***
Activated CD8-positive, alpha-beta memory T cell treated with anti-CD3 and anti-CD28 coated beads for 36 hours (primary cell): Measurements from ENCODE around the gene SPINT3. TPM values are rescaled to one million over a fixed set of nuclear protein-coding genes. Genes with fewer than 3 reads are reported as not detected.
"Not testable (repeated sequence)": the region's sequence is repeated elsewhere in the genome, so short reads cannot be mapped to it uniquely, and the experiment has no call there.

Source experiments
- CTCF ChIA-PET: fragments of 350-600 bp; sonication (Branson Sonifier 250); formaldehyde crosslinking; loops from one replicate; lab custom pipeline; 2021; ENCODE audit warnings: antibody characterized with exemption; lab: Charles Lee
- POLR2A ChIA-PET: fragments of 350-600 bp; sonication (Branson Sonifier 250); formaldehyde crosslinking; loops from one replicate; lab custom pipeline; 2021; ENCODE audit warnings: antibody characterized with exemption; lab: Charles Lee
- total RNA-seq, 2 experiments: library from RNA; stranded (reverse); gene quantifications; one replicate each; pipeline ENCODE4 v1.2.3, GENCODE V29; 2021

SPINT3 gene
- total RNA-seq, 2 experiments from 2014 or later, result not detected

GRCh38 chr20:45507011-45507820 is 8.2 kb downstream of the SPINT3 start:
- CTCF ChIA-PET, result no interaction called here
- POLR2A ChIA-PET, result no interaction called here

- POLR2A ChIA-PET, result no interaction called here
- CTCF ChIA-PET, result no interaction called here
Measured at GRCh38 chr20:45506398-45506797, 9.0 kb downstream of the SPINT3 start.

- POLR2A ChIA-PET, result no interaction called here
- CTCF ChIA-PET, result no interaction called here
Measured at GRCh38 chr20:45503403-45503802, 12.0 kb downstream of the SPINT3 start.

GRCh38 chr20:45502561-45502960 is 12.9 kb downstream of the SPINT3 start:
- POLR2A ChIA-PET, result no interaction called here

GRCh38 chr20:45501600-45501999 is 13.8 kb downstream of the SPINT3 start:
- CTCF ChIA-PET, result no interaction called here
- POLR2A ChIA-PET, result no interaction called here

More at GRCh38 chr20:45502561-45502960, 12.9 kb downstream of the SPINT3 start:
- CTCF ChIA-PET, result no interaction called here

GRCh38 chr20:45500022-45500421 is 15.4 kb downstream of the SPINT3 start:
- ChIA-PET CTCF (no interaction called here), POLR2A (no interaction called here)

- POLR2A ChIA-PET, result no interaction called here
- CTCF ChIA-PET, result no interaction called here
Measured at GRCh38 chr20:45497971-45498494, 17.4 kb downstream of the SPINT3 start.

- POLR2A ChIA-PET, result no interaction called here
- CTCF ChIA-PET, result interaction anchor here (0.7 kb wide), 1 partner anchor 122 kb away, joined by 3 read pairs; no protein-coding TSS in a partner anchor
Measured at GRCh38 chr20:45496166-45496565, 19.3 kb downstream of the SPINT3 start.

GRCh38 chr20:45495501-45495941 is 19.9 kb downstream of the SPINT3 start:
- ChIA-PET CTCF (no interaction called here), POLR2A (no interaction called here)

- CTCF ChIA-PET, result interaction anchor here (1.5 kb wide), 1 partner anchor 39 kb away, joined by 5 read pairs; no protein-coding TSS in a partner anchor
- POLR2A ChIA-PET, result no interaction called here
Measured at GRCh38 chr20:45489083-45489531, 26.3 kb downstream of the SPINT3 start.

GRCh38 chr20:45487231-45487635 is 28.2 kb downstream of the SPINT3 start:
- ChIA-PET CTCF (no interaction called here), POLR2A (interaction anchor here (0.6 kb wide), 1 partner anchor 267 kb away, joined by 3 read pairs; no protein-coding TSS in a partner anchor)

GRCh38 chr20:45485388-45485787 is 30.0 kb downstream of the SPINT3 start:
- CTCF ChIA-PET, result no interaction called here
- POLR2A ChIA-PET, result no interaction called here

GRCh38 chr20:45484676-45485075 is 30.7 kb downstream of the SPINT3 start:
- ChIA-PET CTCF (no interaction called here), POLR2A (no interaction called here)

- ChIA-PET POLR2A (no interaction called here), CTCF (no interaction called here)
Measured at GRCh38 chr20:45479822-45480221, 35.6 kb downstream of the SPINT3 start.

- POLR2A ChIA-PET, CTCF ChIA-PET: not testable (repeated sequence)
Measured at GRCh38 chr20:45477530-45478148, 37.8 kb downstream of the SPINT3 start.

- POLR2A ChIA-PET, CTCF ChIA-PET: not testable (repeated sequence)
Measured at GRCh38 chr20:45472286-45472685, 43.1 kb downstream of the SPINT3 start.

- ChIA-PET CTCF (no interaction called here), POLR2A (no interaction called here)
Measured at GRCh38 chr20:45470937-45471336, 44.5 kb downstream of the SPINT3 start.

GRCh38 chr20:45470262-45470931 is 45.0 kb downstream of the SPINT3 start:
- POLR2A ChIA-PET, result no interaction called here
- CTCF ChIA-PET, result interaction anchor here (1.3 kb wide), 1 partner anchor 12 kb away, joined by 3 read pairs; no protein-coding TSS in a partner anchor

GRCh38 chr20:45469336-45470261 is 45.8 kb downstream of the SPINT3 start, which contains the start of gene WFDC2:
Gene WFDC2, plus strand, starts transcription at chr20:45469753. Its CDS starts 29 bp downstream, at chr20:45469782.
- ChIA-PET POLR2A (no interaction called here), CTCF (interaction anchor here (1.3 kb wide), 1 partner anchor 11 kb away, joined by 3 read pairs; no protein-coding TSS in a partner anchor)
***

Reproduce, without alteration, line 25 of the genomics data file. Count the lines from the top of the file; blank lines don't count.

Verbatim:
GRCh38 chr20:45500022-45500421 is 15.4 kb downstream of the SPINT3 start: